Four Step Process to Saving Resources and Increasing Your Bottom Line―Step Two: Identifying Outliers

Alison Liaboe

I recently had the pleasure of co-presenting a webinar for Chain Store Age with Bob Valair, Director of Energy for Staples. We presented on how to save resources, while increasing your bottom line, using a four-step process, and I’ve been blogging about our findings. The first post in the blog series discussed the importance of analyzing your data. Today’s post will focus on the second step in the process―identifying outliers.

So, how do you get started? First, you need to understand and identify site outliers. What is an outlier? The formal definition of an outlier on Wikipedia is “an observation that appears to deviate markedly from other members of the sample in which it occurs.” In its simplest form, an outlier is one of those things that is not like the other.

The best way to identify site outliers is to have good, accurate data. Your data set can come from your utility bill data or interval data from a smart meter. You can slice and dice the data in many different ways; you may want to select locations within a similar peer group for comparison, some factors can include:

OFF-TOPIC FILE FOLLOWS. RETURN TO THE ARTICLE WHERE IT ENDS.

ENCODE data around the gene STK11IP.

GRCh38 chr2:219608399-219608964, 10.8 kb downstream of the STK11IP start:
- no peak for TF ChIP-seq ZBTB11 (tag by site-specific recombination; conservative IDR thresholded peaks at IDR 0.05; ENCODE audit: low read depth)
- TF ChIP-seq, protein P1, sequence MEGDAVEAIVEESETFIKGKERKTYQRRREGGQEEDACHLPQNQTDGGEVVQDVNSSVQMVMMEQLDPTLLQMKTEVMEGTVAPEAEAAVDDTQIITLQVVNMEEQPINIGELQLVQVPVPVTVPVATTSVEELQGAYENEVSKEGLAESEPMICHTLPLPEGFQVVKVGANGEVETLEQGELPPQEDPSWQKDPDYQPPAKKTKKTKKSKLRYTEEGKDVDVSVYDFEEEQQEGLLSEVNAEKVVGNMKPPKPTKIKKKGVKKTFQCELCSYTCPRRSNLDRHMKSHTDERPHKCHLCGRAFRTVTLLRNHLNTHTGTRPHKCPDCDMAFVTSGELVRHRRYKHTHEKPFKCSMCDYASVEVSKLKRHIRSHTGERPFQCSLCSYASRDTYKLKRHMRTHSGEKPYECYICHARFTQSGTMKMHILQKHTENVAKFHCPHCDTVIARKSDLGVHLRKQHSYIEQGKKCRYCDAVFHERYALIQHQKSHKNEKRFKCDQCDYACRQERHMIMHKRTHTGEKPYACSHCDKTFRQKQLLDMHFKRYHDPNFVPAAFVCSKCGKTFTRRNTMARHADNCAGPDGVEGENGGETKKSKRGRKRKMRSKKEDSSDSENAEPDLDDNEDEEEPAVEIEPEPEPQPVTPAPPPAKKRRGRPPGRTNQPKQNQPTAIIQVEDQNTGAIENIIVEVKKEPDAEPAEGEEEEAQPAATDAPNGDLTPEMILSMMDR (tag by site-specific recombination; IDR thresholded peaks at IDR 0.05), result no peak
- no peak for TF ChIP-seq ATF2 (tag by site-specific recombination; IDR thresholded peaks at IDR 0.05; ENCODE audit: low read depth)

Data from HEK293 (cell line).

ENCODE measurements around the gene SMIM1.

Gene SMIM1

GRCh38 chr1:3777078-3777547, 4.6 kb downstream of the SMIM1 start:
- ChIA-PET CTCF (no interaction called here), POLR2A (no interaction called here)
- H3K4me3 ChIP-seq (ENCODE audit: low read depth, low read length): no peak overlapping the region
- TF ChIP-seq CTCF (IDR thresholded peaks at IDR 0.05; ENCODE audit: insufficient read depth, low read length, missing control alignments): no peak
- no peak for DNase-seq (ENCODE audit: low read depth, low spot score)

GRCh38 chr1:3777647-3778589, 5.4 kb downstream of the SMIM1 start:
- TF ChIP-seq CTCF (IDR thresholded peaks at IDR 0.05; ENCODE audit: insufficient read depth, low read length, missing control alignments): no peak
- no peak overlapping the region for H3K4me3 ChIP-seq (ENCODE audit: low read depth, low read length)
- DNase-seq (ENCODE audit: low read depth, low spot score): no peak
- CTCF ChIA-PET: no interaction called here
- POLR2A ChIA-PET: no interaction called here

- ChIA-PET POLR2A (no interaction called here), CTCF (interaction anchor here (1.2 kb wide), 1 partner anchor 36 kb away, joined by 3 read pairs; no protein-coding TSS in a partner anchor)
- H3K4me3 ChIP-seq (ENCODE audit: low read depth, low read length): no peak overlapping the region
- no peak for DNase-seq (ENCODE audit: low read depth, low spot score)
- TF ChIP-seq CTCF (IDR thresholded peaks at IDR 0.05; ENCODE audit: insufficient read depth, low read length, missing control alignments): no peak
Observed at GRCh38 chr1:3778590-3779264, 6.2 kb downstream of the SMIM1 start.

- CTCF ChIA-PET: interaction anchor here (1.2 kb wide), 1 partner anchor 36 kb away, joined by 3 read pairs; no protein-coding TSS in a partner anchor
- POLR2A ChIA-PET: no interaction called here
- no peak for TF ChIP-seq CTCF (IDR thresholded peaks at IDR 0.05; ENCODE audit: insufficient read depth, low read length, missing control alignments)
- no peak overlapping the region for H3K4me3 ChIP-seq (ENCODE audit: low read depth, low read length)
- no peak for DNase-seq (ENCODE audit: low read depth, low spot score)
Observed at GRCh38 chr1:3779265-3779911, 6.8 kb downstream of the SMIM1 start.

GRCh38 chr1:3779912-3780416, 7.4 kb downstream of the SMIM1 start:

1. Square footage
  2. Usage
  3. Layout (stand alone or inline buildings)
  4. Equipment inventory
  5. Region

Drawing from the data set, you should know your average and even see, at the site level, which properties or assets are underperforming. Once you have your set of outliers, the next step is drilling down into the “why.” There are a couple ways to investigate outliers:

  • Set up a system or a website for site managers to enter information about the site, such as year built, square footage, or weatherproofing status to see if there are any drafty areas or air leaks. You should also check on the condition of cooler gaskets and lighting systems―whether they are automatic based on motion sensors, what type of lighting is used in that building, etc.
  • Call the building’s site manager and conduct a survey over the phone about the building or make a site visit and investigate in person. Through any of these data collection means, the ultimate goal will be to determine what is causing the “bad behavior” at the site.

You can watch the webinar here (registration required) and for a deeper dive into each of the steps in the process, check back for my next post in the blog series, which will focus on taking action on site outliers.

Related content:

No comments yet.

Comment on this post